• Cook the salmon for 3 minutes then pour in the reserved marinade and turn the salmon over to cook for another 3&ndash4 minutes. If the sauce becomes too thick and sticky, simply add a tablespoon of water.
  • Once cooked, sprinkle over the sesame seeds, chilli, and coriander and serve with a slice of lime, the cooked rice, and the pak choi or broccoli.

Love your leftovers!

Transform your leftovers into delicious flatbreads. Mix 1 tbsp sweet chilli sauce with 1 tbsp mayonnaise. Add lime zest and enough lime juice to loosen the sauce slightly. Warm a flatbread and top it with salad leaves, cucumber batons, radishes if you have them, and the leftover salmon, then add the dressing and a few sesame seeds.

Salmon salad bowl

Serve the salad warm, or take it to work in a lidded container for a nutritious and filling packed lunch.



Skill level


  • 25 g brown rice, or brown and wild rice mix
  • 75 g frozen edamame beans or frozen peas
  • 2 salmon fillets, 120 g each
  • 1 tsp sesame seeds
  • crushed dried chilli flakes (optional)
  • 2 large handfuls young spinach leaves or mixed baby salad leaves
  • ½ medium avocado, chopped
  • 1 medium carrot, trimmed and coarsely grated
  • 2 spring onions, trimmed and finely sliced
  • 4 radishes, trimmed and sliced

Soy and lime dressing

  • 2 tbsp dark soy
  • 1 tbsp sesame oil
  • 1 tbsp fresh lime juice
  • 1 tsp honey
  • lime wedges, to serve

Cook's notes

Oven temperatures are for conventional if using fan-forced (convection), reduce the temperature by 20˚C. | We use Australian tablespoons and cups: 1 teaspoon equals 5 ml 1 tablespoon equals 20 ml 1 cup equals 250 ml. | All herbs are fresh (unless specified) and cups are lightly packed. | All vegetables are medium size and peeled, unless specified. | All eggs are 55-60 g, unless specified.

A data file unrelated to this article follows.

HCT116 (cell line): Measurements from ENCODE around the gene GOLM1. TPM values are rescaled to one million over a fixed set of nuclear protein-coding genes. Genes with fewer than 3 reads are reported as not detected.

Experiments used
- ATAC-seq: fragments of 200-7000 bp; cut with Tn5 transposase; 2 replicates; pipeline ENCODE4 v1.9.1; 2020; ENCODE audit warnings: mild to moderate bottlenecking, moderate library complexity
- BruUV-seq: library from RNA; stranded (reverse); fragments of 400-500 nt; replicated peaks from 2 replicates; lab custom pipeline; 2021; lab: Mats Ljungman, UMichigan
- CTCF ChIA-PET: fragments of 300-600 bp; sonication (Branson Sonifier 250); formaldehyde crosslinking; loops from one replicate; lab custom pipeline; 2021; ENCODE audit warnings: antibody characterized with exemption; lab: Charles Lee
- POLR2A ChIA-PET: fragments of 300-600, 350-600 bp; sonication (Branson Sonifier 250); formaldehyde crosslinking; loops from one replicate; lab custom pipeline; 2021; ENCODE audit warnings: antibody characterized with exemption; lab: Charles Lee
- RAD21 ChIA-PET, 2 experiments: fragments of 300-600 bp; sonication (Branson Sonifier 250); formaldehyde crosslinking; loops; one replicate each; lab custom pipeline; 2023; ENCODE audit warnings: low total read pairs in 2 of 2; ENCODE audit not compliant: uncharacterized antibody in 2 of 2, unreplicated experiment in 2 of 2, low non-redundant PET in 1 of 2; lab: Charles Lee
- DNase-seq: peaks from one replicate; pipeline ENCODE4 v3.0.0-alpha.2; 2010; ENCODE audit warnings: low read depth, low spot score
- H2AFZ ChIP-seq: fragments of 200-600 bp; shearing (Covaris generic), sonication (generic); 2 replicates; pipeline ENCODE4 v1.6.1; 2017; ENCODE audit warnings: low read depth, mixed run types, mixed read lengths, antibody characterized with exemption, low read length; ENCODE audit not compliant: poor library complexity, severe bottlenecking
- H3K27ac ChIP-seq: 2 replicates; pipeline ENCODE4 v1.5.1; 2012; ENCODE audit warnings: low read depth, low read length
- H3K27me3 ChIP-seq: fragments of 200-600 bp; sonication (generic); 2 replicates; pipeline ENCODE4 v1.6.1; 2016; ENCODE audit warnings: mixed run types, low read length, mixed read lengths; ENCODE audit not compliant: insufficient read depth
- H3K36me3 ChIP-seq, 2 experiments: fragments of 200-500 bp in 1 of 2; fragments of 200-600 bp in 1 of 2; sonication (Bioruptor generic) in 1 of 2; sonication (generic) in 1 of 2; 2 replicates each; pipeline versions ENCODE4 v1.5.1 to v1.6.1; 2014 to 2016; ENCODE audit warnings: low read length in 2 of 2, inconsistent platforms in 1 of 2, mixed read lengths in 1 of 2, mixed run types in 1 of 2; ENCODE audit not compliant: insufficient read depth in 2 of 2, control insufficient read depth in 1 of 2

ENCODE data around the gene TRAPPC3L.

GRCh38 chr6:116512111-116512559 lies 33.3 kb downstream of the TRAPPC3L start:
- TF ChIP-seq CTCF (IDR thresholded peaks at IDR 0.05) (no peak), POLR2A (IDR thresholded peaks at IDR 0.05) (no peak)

1. Preheat the oven to 200˚C/fan 180˚C and line a small baking tray with foil.

2. Half fill a small saucepan with water and bring to the boil. Add the rice and cook for about 20 minutes, or until tender. Add the edamame beans or peas and return to the boil, stirring. Drain immediately.

3. To make the dressing, combine the soy sauce, sesame oil, lime juice, and honey in a small bowl and whisk well.

4. Place the salmon, skin-side down, on the prepared tray and drizzle with 2 teaspoons of the dressing. Sprinkle with the sesame seeds and chilli flakes, if using. Bake for 10–12 minutes, or until just cooked. (It is ready when the salmon flakes into large pieces easily when prodded with a fork.)

5. Divide the leaves, rice and beans or peas between two bowls. Add the leaves and arrange the avocado, carrot,
spring onions and radishes alongside. Flake the salmon into the bowl (leaving behind the skin), drizzle with the
rest of the dressing and serve with lime wedges for squeezing over.

Make the full amount, even if you only need one serving, as the rest will keep well in the fridge for the next day.

•The dressing contains 39cals per tablespoon – without the honey. Feel free to add it to a different salad but don’t
forget to add the extra calories.

•Per serving:542 cals, protein 33 g, fat 35.5 g, fibre 6 g, carbs 20 g.

Recipe from The Fast 800 Recipe Book by Dr Clare Bailey, Justine Pattison and foreword by Dr Michael Mosley. Published by Simon & Schuster and is available now ($AU35)). Read all about the new book here.


  • 1/4 cup sliced almonds
  • 1 (9-oz) package chopped lettuce mix
  • 1 cup shredded carrots
  • 3 green onions, thinly sliced
  • 4 (4-oz) salmon fillets
  • Salt and pepper to taste
  • Dressing
  • 2 tablespoons light brown sugar
  • 1/4 cup olive oil
  • 3 tablespoons rice wine vinegar
  • 2 tablespoons reduced-sodium teriyaki sauce
  • 2 teaspoons sesame oil

4. Teriyaki Tofu 照り焼き豆腐

Crispy on the bite, yet delicately soft, this pan-fried Teriyaki Tofu is incredibly flavorful! Enjoy as an appetizer, or as a main dish with rice. This is the game-changer recipe to make for that person in your family who is so certain they do not like tofu.

Teriyaki Salmon Sandwich

This salmon has crispy surface and juicy texture and is coated with the silky, savory and sweet teriyaki sauce. The creamy, garlicky yogurt brings the charred burger bun and the rich salmon together perfectly. With some colorful tomato and cucumber salad, you can have this fancy treat on the dinner table in less than 30 minutes, and the whole meal is only 545 calories!

This teriyaki salmon sandwich is a new experiment I made last weekend, which turned out as good as I expected. Starting from the proven combination “teriyaki” and “salmon”, I didn’t worry that anything would go wrong from there. Instead of cheese, I chose to use Greek yogurt. The creamy yogurt goes perfectly with flavor of the soy sauce, and its texture goes great with fatty salmon (just like the time I used it on crispy salmon with soba noodle). I really love to use Greek yogurt in all sorts of savory dishes. It can add a satisfying creaminess to a dish without increasing your waist size.